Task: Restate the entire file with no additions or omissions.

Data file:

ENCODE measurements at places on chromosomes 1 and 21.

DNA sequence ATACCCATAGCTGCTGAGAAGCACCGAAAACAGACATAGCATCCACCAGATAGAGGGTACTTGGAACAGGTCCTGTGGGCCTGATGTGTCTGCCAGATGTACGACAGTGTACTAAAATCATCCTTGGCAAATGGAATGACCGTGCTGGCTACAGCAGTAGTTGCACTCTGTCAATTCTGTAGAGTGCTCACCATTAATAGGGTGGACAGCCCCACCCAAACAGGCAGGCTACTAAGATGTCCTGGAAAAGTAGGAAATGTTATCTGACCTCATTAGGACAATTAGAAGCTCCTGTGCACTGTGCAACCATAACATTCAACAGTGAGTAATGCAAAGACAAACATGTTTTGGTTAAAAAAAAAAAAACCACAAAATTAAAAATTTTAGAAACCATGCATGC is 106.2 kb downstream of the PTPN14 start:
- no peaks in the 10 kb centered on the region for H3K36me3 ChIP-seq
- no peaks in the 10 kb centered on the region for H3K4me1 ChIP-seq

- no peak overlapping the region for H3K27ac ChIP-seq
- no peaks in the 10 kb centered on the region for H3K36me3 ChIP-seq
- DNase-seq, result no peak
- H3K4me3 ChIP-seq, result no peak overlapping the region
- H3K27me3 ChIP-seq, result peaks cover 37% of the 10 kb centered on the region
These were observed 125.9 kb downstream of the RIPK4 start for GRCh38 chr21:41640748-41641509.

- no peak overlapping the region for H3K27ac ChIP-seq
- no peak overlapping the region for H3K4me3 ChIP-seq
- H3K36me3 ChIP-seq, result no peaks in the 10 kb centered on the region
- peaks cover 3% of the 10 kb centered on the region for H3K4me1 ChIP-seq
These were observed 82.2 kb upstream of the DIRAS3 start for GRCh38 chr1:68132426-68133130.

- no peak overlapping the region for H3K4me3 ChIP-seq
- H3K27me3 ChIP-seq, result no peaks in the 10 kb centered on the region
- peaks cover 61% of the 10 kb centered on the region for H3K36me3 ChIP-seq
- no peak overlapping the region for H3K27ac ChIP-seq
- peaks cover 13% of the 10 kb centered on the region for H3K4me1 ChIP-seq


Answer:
ENCODE measurements at places on chromosomes 1 and 21.

DNA sequence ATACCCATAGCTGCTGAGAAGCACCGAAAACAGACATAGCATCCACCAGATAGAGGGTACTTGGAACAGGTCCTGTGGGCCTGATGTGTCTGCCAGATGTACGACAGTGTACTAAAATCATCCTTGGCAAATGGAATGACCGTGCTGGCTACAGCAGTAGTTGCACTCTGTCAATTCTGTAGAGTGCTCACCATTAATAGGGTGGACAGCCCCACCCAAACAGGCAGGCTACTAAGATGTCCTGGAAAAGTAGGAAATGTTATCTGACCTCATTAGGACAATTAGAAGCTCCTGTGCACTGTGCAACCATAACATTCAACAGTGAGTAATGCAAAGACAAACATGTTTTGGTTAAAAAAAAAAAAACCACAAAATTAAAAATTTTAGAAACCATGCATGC is 106.2 kb downstream of the PTPN14 start:
- no peaks in the 10 kb centered on the region for H3K36me3 ChIP-seq
- no peaks in the 10 kb centered on the region for H3K4me1 ChIP-seq

- no peak overlapping the region for H3K27ac ChIP-seq
- no peaks in the 10 kb centered on the region for H3K36me3 ChIP-seq
- DNase-seq, result no peak
- H3K4me3 ChIP-seq, result no peak overlapping the region
- H3K27me3 ChIP-seq, result peaks cover 37% of the 10 kb centered on the region
These were observed 125.9 kb downstream of the RIPK4 start for GRCh38 chr21:41640748-41641509.

- no peak overlapping the region for H3K27ac ChIP-seq
- no peak overlapping the region for H3K4me3 ChIP-seq
- H3K36me3 ChIP-seq, result no peaks in the 10 kb centered on the region
- peaks cover 3% of the 10 kb centered on the region for H3K4me1 ChIP-seq
These were observed 82.2 kb upstream of the DIRAS3 start for GRCh38 chr1:68132426-68133130.

- no peak overlapping the region for H3K4me3 ChIP-seq
- H3K27me3 ChIP-seq, result no peaks in the 10 kb centered on the region
- peaks cover 61% of the 10 kb centered on the region for H3K36me3 ChIP-seq
- no peak overlapping the region for H3K27ac ChIP-seq
- peaks cover 13% of the 10 kb centered on the region for H3K4me1 ChIP-seq